Passa ai contenuti principali

Ti unfriendo perché mi sessaggi

tratto da:punto informatico

Il verbo da Facebook "unfriend" arriva nei dizionari di lingua inglese e diventa parola dell'anno. D'altronde la lingua è una questione sociale, e questi sono social network: appunto Roma - Negli ultimi anni il linguaggio della Rete ha ricevuto sempre più la consacrazione dei vocabolari, e della lingua ufficiale che cambia e si piega alle esigenze e ai tempi dei nuovi mezzi: così già erano entrati nel linguaggio comune Twitter, Facebook e blog (anche come verbi twittare, facebookare e bloggare). E, anche quest'anno, il social network in blu è protagonista dell'evoluzione degli idiomi.
È ancora Facebook l'origine della parola che meglio rappresenta il 2009: Unfriend (verbo), che secondo l'Oxford Dictionary significa "rimuovere qualcuno come amico da un social network come Facebook".
Oltre a questo neologismo nato dal web 2.0, nel 2010 saranno riconosciuti altri termini sorti dall'ICT. Solo per fare alcuni esempi, Twitter contribuisce con hashtag, il cellulare con intexticated (distratto perché occupato a messaggiare sul telefonino mentre impegnato alla guida di un veicolo) e sexting (inviare immagini o messaggi con i cellulare dal contenuto sessuale esplicito).


Post popolari in questo blog

Little platoons

There's no reference to Hegel in the Tory manifesto, but there is an allusion to one of the founding fathers of conservative thought, Edmund Burke. The "institutional building blocks of the Big Society", the document reads, "[are] the 'little platoons' of civil society". “Little platoons" is a phrase that occurs in Burke's Reflections on the Revolution in France (1790), the classic expression of conservative scepticism about large-scale attempts to transform society in the image of abstract ideals. The Tories today use it to refer to the local associations that would go to form a "broad culture of responsibility, mutuality and obligation". The problem is that, for Burke, little platoons weren't groups that you volunteer to join; they were the "social subdivisions" into which you are born - the kind of traditionalism you would have thought Cameron's rebranded "progressive" Conservatives would want to avoid. T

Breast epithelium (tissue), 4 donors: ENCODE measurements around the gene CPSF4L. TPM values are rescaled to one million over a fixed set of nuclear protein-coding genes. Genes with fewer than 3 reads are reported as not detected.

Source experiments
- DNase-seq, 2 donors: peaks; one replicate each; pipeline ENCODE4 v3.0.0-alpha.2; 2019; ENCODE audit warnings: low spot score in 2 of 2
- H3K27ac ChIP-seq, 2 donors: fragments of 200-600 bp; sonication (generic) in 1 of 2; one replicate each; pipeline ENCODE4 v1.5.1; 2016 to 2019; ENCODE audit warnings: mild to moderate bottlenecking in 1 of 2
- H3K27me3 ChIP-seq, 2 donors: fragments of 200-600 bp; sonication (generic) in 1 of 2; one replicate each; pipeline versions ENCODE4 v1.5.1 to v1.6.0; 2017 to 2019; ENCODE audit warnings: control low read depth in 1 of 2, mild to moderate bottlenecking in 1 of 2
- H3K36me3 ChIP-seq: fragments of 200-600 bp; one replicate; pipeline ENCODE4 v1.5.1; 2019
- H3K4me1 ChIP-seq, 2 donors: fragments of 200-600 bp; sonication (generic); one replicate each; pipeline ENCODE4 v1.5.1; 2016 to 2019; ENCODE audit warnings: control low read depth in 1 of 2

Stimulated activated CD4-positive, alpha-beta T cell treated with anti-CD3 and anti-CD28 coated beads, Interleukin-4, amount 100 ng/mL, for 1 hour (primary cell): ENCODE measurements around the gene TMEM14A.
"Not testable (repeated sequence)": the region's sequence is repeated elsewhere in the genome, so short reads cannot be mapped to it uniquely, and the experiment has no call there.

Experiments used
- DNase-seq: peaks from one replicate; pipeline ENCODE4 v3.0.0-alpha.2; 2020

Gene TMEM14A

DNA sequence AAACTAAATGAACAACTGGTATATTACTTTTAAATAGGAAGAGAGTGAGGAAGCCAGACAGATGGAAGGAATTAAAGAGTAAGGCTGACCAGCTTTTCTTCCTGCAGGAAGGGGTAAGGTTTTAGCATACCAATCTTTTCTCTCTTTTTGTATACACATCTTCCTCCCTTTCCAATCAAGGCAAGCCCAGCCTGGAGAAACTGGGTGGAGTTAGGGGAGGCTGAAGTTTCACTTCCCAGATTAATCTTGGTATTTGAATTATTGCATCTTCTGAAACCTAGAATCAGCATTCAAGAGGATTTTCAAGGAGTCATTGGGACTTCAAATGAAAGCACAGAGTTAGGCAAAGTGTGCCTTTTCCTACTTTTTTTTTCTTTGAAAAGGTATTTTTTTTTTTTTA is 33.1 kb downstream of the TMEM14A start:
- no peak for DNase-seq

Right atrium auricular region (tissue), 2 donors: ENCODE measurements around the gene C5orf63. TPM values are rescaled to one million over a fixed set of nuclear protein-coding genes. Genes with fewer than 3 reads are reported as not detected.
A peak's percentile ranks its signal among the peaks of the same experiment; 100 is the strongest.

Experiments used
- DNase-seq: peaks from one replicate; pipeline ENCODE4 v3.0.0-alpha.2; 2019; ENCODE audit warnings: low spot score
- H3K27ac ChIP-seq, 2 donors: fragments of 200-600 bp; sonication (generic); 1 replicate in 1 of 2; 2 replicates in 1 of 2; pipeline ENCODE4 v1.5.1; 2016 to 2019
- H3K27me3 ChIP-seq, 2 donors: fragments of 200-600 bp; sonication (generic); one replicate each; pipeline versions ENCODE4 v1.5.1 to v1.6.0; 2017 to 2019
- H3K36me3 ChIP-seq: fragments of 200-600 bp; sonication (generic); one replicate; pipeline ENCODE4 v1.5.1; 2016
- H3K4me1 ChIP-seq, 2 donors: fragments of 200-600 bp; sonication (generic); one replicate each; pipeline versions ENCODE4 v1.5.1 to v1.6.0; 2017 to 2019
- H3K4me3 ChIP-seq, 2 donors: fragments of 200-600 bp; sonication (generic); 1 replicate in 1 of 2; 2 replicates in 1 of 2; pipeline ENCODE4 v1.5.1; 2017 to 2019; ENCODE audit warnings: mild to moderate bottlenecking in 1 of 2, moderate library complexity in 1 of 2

Microsoft Language Portal

Microsoft Language Portal:  a bi-lingual search portal for finding translations of key Microsoft terms and general IT terminology. It is aimed at international users and partners that need to know our terminology for globalization, localization, authoring and general discovery.  It contains approx. 25,000 defined terms, including English definitions, translated in up to 100 languages as well as the software translations for products like Windows, Office, SQL Server and many more.

Football or soccer, which came first?

With the World Cup underway in Brazil, a lot of people are questioning if we should refer to the "global round-ball game" as "soccer" or "football"? This is visible from the queries of the readers that access my blog. The most visited post ever is indeed “ Differenza tra football e soccer ” and since we are in the World Cup craze I think this topic is worth a post. According to a paper published in May by the University of Michigan and written by the sport economist Stefan Szymanski, "soccer" is a not a semantically bizarre American invention but a British import. Soccer comes from "association football" and the term was used in the UK to distinguish it from rugby football. In countries with other forms of football (USA, Australia) soccer became more generic, basically a synonym for 'football' in the international sense, to distinguish it from their domestic game. If the word "soccer" originated in Eng